The Endangered Landscapes Programme funds projects which have an ambitious vision of hope for Europe’s landscapes. The Programme is funding on-the-ground projects implementing large-scale restoration work, as well as planning projects to design new, innovative restoration initiatives across Europe.
Project Implementation Grants
The long-term future health of biodiversity requires reversing human degradation through creation of landscapes that are extensive, connected and resilient. Experience shows us that when exploitative activities end, barriers to recovery are removed, and nature is given time to heal itself, degraded landscapes can recover. The Endangered Landscapes Programme aims to restore natural ecosystem processes, healthy populations of flora and fauna and habitats that deliver sustainable benefits for nature and people.
The projects funded by the Programme showcase the extraordinary diversity and richness of Europe’s landscapes. From rugged river valleys in Western Iberia, to the forests of Eastern Europe and the marine environment of Turkey’s Mediterranean coastline, these projects illustrate the transformation that is possible when space is given to nature at the landscape scale.
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Project Planning Grants
Restoring biodiversity and natural ecosystem processes at a landscape scale is a complex business. Understanding and accommodating the needs and interests of diverse stakeholders, consideration of varied and fragmented tenure types, and the need for relevant scientific evidence to support policy change, are just some of the challenges to the development of new initiatives. By providing funding to support the work needed to build alliances, understand systems, prepare plans and draft funding proposals, the Programme is catalyzing the development of exciting, innovative new landscape restoration projects across Europe.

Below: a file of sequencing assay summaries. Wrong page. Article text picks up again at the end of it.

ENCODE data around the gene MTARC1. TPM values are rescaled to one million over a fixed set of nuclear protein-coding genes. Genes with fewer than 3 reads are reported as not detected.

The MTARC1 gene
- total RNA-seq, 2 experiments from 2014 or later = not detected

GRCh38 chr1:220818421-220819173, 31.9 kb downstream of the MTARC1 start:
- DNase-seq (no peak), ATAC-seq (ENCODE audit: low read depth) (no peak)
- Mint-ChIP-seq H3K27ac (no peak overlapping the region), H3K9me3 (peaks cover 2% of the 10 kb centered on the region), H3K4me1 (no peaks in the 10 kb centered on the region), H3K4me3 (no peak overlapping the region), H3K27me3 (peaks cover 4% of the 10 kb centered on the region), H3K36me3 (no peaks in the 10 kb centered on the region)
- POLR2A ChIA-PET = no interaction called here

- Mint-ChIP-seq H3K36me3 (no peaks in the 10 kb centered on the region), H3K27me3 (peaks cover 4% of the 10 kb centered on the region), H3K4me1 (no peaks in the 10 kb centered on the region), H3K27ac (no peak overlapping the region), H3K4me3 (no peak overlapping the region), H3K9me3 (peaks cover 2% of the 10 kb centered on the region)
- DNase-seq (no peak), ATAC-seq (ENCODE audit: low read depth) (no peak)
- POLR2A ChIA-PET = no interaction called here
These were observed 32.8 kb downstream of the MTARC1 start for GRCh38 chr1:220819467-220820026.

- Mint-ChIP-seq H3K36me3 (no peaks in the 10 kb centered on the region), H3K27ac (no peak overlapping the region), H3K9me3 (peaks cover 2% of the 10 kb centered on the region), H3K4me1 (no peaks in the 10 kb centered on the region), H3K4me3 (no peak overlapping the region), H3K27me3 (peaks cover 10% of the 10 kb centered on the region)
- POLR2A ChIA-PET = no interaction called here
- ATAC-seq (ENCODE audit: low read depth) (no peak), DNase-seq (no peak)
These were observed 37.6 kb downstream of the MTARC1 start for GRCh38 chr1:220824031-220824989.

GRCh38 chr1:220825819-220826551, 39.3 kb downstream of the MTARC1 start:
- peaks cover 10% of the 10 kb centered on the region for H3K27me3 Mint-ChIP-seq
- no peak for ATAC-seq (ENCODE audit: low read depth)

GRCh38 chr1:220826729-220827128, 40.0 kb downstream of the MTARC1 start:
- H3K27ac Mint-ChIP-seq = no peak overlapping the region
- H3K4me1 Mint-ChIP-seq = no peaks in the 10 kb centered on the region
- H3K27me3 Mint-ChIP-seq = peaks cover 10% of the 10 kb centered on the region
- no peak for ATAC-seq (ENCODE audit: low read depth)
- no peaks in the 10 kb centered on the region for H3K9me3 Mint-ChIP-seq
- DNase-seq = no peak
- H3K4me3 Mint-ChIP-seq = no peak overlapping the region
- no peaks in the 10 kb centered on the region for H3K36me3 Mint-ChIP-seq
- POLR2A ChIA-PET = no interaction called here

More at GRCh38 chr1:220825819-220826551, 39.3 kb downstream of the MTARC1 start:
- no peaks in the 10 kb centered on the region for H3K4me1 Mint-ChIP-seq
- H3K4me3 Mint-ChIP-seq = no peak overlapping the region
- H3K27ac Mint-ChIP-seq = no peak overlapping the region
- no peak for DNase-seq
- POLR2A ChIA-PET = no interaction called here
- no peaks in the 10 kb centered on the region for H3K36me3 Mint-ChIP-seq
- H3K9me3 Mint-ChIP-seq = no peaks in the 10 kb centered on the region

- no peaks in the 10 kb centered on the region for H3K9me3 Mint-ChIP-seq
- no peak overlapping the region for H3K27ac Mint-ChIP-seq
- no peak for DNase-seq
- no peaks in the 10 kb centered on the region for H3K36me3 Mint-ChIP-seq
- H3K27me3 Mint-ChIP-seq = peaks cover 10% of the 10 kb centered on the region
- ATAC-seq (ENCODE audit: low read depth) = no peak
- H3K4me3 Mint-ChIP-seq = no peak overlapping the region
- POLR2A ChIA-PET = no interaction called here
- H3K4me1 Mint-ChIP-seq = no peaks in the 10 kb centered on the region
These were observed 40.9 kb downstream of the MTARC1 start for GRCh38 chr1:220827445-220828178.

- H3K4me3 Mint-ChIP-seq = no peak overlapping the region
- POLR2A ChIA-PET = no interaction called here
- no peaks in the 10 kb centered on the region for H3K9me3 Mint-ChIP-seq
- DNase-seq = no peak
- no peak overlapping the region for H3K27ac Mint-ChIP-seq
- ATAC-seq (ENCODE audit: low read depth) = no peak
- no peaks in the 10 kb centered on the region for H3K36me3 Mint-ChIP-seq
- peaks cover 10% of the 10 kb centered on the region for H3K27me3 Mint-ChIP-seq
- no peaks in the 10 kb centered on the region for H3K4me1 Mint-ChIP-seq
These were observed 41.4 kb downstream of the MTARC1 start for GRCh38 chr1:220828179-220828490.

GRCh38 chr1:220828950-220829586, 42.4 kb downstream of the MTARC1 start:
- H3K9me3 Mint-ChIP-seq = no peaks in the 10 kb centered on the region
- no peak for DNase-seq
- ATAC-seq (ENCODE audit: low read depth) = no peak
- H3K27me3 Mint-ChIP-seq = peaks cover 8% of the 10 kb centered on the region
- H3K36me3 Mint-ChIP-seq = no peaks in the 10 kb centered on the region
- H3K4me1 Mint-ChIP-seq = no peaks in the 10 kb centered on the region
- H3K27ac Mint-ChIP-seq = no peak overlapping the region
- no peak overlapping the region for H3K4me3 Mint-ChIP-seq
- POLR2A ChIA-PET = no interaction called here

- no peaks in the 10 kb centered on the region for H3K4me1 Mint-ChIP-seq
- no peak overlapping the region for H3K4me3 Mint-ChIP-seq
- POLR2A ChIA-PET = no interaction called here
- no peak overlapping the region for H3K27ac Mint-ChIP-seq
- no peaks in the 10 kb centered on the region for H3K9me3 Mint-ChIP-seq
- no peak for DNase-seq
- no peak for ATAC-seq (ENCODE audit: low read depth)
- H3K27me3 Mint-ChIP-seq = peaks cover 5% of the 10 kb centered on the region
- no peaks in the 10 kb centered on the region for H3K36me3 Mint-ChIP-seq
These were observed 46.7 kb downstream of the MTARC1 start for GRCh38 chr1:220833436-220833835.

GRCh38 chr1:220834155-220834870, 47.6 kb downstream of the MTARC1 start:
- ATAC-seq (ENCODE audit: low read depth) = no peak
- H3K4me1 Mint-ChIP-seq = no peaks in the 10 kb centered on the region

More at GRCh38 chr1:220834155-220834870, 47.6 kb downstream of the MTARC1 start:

From the wetlands of Iceland that were drained for agriculture, to the Azov-Black Sea ecological corridor where development has degraded terrestrial and aquatic ecosystems, the potential exists to restore biodiversity and ecosystem processes to benefit people and nature.
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Enhancing opportunities for ecological restoration in the Azov-Black Sea eco-corridor
The Azov-Black Sea coastline is a highly important migration corridor, providing a stopover for 8 million birds twice a year, as they travel between breeding sites in Eurasia and wintering grounds in Africa and the Middle East. This coastline supports more than 10,000 species of flora and fauna, but over the last 70 years the resilience and biodiversity of its land and aquatic ecosystems have deteriorated due to substantial human pressures.
This project lays the groundwork for large-scale restoration to sustain the functionality of the Azov-Black Sea eco-corridor, through connectivity assessment, stakeholder engagement and development of a political framework for its protection.